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Re: Recycled: Measuring Coupling Coefficients
From: Mark S. Rzeszotarski, Ph.D.[SMTP:msr7-at-po.cwru.edu]
Sent: Friday, December 05, 1997 6:57 AM
To: Tesla List
Subject: Re: Recycled: Measuring Coupling Coefficients
Hello All,
I have just returned from a business trip to Chicago and am sorry to
have missed out on the following discussion, appropriately snipped from several:
> Your comments prompted me to go back and review the K factor again. I
>think you are correct (K related only to geometry) because as I pointed out
>in another post the frequencies (F) cancel out in the test equations.
>However, this does not happen in the following:
>
> K = 1/sqrt(Qp x Qs) Q = 6.283 F L / R
> This situation requires more study. What are your comments ?
>
> Regarding your other comment on "you can't pre-calculate K either" I would
>point out that the JHCTES TC computer program will first calculate "how many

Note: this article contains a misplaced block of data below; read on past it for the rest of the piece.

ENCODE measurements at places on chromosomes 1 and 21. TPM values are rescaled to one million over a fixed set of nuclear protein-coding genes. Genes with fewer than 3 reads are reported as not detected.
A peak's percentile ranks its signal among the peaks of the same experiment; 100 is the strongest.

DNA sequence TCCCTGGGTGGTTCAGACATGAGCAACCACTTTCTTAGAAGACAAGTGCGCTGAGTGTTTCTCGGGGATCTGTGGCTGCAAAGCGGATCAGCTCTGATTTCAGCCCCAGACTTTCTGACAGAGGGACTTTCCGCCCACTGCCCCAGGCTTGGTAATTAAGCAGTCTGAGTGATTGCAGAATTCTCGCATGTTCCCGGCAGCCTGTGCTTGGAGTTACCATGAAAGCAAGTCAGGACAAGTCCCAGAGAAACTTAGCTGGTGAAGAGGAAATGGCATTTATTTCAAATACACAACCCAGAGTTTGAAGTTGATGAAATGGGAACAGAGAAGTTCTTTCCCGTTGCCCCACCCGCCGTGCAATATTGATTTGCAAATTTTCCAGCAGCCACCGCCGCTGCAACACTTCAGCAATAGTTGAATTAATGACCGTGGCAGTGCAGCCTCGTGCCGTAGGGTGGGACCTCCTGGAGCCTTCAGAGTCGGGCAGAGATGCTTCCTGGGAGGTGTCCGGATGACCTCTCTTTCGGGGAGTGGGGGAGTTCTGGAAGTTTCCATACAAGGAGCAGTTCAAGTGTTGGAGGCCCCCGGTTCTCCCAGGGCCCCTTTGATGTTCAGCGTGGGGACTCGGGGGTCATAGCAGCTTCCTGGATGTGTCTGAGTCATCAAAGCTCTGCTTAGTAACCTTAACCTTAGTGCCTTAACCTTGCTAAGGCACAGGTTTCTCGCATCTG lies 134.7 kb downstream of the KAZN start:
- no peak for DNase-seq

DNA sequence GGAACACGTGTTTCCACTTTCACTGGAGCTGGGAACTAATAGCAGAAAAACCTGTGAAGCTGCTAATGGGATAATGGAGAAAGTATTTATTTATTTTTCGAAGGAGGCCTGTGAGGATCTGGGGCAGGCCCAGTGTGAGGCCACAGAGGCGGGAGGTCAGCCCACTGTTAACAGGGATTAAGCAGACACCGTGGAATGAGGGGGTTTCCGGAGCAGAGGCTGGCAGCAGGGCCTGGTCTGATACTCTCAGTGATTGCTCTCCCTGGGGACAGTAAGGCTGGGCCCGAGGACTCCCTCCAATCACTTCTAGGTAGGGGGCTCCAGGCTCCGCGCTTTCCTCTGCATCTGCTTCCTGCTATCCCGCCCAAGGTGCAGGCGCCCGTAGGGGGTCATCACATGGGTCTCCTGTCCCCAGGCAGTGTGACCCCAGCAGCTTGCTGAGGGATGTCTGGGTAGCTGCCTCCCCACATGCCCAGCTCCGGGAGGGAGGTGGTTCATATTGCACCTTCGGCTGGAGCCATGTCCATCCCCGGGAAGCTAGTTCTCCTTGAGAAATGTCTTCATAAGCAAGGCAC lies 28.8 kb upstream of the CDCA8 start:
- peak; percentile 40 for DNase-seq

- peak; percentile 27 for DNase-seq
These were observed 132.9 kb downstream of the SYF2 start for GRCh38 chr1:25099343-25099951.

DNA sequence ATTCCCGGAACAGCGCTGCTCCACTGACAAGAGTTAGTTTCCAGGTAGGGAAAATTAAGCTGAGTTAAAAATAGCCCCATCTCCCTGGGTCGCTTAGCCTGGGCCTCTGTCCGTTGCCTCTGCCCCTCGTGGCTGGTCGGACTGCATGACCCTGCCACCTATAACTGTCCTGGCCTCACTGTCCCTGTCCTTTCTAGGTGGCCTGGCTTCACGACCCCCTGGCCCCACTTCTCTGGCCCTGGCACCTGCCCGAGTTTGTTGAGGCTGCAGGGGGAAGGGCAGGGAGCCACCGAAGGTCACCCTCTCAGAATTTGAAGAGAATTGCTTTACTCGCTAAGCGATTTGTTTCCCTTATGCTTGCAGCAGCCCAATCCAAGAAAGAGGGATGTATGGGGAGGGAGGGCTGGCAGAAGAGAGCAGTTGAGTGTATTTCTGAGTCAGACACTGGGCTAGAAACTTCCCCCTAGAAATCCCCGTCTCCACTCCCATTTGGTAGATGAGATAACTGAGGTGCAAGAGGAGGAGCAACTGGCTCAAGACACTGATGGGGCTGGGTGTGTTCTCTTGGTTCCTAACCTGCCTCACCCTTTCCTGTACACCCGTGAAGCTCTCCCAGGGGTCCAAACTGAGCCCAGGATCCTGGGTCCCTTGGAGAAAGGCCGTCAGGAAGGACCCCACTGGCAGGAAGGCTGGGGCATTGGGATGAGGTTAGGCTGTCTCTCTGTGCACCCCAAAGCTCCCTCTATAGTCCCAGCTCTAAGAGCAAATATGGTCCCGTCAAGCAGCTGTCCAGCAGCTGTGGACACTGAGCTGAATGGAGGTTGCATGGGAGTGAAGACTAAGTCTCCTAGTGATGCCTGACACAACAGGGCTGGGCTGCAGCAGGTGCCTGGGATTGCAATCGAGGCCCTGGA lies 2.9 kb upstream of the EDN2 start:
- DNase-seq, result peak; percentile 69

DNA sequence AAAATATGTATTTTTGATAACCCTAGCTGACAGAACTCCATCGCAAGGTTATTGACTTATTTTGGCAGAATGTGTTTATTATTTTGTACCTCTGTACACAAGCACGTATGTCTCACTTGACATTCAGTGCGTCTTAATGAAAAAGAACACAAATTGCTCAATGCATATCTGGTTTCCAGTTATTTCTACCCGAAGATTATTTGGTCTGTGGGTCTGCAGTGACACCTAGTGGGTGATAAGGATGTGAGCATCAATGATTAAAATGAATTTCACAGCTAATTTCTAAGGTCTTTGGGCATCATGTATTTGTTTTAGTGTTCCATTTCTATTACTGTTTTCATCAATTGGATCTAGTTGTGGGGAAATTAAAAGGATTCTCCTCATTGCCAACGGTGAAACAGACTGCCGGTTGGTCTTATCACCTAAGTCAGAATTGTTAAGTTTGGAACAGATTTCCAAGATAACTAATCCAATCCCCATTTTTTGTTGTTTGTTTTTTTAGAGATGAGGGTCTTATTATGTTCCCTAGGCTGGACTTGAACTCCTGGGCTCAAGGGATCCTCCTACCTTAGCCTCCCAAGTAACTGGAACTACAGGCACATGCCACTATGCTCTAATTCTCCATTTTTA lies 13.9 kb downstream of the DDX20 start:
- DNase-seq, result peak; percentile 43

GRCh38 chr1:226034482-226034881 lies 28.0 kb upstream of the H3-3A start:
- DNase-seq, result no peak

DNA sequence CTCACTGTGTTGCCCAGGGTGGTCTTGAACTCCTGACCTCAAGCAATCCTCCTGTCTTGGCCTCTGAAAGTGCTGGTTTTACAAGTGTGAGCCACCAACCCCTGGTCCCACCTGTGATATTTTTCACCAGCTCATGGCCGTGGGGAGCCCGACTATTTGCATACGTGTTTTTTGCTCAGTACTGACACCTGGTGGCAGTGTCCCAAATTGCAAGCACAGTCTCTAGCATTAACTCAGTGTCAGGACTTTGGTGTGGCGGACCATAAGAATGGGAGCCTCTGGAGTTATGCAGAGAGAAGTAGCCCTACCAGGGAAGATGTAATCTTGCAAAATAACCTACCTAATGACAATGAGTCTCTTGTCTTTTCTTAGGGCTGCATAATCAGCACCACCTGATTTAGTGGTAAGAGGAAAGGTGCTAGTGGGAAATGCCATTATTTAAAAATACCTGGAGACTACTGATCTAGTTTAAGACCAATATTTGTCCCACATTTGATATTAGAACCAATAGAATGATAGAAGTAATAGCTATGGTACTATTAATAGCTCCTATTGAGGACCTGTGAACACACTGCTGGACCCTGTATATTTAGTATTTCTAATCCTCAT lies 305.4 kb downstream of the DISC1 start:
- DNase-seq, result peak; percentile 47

>turns you will be using on that 15 turn primary" and then will determine the
>K factor. In other words the program is doing what you say is necessary to
>calculate the K factor.
K depends only on geometry. M, Lp and Ls depend only on geometry.
The equation above considering the two Q factors is the value of K one
should strive for for maximum energy transfer between the primary and
secondary. Of course, you also want that to be equal to one of those nice K
values where all of the energy happens to be transferred to the secondary
when the gap turns off (1st, 2nd or 3rd notch, generally). In addition, you
may want to match Qp to Qs under full firing conditions. To do this you
must measure the load Q of both circuits during spark production.
You can precalculate M and K quite easily using Neumann's formula.
It is a slow numerical integration, but yields accurate results. The power
series approximation described in Grover's Inductance text is inaccurate for
typical tesla coil geometries. I have written the numerical integration
code, and it is fairly straightforward. It has worked well for me for
solenoidal and flat spiral primaries, and gives an approximate solution for
inverted cones. (M is accurate, but Lp is approximated.) I plan to post
the program to the net after some more fine tuning. It is in beta testing now.
Regards,
Mark S. Rzeszotarski, Ph.D.